Blessings Sports Injury and Chiropractor Clinic

Blessings Sports Injury and Chiropractor Clinic Blessing Physio Clinic is The best Physio Clinic in Delhi
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RUNNING
Runner’s Knee

As the name suggests, runner's knee is a common ailment among runners. But it can also strike any athlete who does activities that require a lot of knee bending -- like walking, biking, and jumping. It usually causes aching pain around the kneecap.


How to Pick a Workout Shoe
Runner's knee isn't really a specific injury. It's a loose term for several specific disorders with different causes. Runner's knee can result from:

Overuse. Repeated bending or high stress exercises such as lunges and plyometrics can irritate the kneecap joint (patellofemoral joint). Overstretched tendons (tendons are the tissues that connect muscles to bones) may also cause the pain of runner's knee.
Direct trauma to the knee, like a fall or blow.
Malalignment. If any of the bones are slightly out of their correct position -- or misaligned -- physical stress won't be evenly distributed through your body. Certain parts of your body may then be subjected to higher stresses. This can cause pain and injury to the joints. Sometimes, the kneecap itself is slightly out of position.
Problems with the feet. Runner's knee can result from hypermobile feet (a condition in which the joints associated with the feet can be move more than what's normal), fallen arches, or overpronation (flat feet). These conditions in which the impact of a step causes the arches of your foot to collapse, may excessively stress joints and tissues of the knee, .
Weak thigh muscles or muscle imbalance. Weakness in thigh muscles causes a disproportional load on isolated sections of the knee cap leading to abnormal wear patterns and pain.
Runner's knee is also called patellofemoral pain syndrome.
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Top 5 things to look for when choosing a physiotherapist

Physiotherapists see patients for a number of reasons, usually to provide treatment for muscular conditions affecting movement or causing pain and discomfort. How do you choose a physiotherapist? Is there one better suited to treat you than another? If you are looking for a physiotherapist, we suggest that you consider the following five things before choosing a physio to treat your condition.

Qualifications / Accreditation

Your physiotherapist is required to complete a degree and have full registration to practice with the Physiotherapy Board of Australia. This ensures that they meet the standards which have been set by the Board to promote best health practice. This includes holding necessary , English language standards, codes of conduct and continuing professional development standards. Physiotherapy practices can also receive further accreditation, which provides for even more professional accountability and excellence in clinical care.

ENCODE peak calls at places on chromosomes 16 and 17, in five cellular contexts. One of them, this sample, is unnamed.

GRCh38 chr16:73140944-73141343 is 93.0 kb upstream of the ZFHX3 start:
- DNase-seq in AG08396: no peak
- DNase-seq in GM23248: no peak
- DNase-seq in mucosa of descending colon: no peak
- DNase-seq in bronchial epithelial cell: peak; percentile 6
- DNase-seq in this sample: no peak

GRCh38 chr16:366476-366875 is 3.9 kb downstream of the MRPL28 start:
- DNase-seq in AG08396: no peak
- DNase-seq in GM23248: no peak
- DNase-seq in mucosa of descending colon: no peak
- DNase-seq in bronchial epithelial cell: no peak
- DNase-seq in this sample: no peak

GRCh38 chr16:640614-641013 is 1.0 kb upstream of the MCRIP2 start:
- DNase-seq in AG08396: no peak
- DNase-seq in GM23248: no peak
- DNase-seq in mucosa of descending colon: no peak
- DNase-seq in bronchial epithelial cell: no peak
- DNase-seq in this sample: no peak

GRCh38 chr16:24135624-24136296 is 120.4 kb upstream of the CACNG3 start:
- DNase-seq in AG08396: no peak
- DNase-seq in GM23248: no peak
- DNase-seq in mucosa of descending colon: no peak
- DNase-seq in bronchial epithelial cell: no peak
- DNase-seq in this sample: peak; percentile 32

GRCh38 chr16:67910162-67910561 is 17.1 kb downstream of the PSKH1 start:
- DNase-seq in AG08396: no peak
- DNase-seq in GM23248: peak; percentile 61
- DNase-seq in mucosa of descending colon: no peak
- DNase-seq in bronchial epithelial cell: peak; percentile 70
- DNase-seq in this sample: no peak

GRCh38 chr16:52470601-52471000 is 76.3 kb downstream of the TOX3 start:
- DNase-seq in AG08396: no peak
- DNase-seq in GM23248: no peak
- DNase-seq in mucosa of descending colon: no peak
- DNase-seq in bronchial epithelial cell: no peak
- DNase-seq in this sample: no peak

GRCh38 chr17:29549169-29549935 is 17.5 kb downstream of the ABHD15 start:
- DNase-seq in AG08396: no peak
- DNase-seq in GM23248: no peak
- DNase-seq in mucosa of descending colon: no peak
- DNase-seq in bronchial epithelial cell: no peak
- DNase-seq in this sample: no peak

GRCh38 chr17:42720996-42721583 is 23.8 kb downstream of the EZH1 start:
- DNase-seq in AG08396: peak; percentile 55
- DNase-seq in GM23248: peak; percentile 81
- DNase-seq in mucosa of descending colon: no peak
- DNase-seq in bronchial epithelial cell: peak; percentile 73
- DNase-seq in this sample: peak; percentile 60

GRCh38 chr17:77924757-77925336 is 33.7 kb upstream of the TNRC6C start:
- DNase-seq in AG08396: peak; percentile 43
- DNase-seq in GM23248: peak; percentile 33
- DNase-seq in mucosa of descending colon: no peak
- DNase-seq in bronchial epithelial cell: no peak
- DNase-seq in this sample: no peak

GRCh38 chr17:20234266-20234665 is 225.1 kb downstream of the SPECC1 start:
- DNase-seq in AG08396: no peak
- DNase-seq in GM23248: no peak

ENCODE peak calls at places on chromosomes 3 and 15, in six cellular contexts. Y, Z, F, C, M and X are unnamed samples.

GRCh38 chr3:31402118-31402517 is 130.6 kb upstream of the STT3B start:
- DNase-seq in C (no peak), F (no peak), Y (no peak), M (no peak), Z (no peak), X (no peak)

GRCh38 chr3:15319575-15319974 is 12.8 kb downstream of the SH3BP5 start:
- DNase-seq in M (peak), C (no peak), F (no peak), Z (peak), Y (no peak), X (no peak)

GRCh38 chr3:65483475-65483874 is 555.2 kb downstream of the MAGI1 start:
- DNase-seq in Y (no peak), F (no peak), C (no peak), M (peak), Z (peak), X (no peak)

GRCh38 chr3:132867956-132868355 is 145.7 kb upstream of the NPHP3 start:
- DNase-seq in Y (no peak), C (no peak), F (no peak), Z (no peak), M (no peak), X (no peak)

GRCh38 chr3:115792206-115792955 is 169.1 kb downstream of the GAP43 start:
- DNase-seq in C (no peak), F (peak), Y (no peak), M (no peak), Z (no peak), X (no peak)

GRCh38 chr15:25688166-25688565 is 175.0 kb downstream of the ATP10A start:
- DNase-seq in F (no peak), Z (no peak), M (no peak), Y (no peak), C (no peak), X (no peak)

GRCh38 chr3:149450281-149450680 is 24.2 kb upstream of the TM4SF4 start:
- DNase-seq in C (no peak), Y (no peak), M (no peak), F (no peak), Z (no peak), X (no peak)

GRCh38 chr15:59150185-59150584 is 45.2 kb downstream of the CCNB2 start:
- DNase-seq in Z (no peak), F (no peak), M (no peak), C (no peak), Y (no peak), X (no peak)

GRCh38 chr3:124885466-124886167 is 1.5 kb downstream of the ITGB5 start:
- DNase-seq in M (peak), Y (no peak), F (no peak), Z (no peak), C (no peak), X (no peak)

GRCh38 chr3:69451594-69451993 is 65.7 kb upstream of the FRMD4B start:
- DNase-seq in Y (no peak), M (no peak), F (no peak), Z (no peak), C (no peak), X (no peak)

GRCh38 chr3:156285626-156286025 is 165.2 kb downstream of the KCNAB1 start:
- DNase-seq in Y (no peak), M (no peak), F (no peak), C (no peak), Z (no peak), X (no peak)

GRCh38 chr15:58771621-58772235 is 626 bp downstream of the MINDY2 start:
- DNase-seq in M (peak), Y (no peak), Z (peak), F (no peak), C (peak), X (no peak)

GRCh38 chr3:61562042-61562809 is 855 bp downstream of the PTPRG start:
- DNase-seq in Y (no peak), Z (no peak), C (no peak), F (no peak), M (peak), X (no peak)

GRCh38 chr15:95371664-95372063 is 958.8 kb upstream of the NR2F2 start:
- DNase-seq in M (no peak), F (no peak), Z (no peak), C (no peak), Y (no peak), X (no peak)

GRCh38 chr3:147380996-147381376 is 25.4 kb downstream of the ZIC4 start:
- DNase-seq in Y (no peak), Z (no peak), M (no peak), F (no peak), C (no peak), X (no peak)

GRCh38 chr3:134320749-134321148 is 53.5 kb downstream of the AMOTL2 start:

Area of Specialization

Physiotherapists complete years of study and training to obtain their qualifications. They can further their expertise in many areas of specialisation. Some of the areas that physiotherapists can specialise in include sports injury, mental health, care of the aged, stroke rehabilitation, ergonomics and office set up, spine and head injuries, respiratory problems, pregnancy and recovery after surgery and rehabilitation. If your injury is specific, you may need to see a physiotherapist who specialises in that area. If you have a sporting injury, it might be advantageous to go to a physiotherapist who specialises in sporting injuries or a sports clinic that offers physiotherapy as well as complementary treatments. A physiotherapist does not have to specialise however; they can have a general practice that treats a range of conditions.

Methods of treatment

You may have a preference for a particular type of treatment to ease your pain. Traditionally, physiotherapists train in exercise and movement, massage, manipulation and electrotherapy. Increasingly, they are also trained in and able to offer complementary or alternative treatments to replace traditional pain relief. These can include acupuncture, reflexology, reiki, hydrotherapy, different types of massage and manual therapy such as shiatsu, Bowen technique treatments, cranio-sacral therapy and neuro-structural integration. If you have a preference for a type of treatment, you should ask the physiotherapist it is available. If you don’t like a type of treatment, you should ask the physio if they have an alternative. For instance, hydrotherapy is well known to assist arthritis sufferers with pain relief. If you suffer from arthritis, you may want to ask your physio if they offer this type of treatment. It is not unusual to go to a health centre, pain and injury clinic or sports injury clinic and be offered a range of different practitioners to treat your injury. In the same clinic you may have the option of being treated by an osteopath, a physiotherapist, a , life coach or participate in a Pilates class. It might suit you to see more than one health practitioner at the same premises.